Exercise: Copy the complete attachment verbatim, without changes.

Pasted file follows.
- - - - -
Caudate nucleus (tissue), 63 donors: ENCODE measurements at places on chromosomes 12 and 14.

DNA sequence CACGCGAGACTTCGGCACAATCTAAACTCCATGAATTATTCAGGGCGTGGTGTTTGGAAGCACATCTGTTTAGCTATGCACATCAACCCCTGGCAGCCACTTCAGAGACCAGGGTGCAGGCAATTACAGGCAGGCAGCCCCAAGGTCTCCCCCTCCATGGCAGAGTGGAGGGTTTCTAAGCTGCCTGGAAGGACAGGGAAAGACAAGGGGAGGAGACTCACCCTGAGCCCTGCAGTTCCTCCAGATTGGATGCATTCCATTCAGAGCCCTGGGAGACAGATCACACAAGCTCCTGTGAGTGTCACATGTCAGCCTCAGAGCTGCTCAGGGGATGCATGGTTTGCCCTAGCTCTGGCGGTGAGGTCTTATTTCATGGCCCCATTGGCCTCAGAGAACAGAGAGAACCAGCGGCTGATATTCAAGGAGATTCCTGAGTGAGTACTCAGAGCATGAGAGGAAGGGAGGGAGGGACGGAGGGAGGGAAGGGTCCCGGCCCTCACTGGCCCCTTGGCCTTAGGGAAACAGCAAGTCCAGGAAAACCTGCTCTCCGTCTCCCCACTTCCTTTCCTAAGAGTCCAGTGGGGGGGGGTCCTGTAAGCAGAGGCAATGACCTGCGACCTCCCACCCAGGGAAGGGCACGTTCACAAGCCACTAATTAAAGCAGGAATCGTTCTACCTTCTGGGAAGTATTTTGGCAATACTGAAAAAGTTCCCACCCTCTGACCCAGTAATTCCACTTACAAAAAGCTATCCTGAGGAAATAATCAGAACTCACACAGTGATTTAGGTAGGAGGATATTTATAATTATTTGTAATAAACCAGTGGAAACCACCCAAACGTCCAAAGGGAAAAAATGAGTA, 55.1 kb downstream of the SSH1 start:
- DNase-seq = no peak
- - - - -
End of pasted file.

Caudate nucleus (tissue), 63 donors: ENCODE measurements at places on chromosomes 12 and 14.

DNA sequence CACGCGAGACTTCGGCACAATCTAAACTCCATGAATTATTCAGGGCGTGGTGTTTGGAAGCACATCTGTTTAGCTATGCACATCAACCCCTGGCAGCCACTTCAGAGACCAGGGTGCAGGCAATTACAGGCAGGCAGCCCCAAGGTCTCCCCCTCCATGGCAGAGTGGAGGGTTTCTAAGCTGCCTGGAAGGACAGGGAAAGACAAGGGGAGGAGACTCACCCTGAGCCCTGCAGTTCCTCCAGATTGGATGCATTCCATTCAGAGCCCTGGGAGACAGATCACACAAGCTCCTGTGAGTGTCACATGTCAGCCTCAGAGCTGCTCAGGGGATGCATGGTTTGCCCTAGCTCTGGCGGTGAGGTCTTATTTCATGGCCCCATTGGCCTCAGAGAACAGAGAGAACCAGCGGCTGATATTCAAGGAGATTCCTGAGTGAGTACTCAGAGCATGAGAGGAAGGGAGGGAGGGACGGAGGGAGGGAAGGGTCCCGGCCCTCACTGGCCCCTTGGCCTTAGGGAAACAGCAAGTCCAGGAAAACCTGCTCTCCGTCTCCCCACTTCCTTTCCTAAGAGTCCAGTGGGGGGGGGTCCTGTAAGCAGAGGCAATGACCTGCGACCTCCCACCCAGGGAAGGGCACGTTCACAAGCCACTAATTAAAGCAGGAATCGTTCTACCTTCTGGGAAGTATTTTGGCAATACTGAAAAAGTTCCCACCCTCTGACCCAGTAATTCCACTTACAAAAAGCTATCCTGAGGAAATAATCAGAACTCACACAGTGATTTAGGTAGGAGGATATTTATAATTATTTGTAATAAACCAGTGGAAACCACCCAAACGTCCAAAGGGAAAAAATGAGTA, 55.1 kb downstream of the SSH1 start:
- DNase-seq = no peak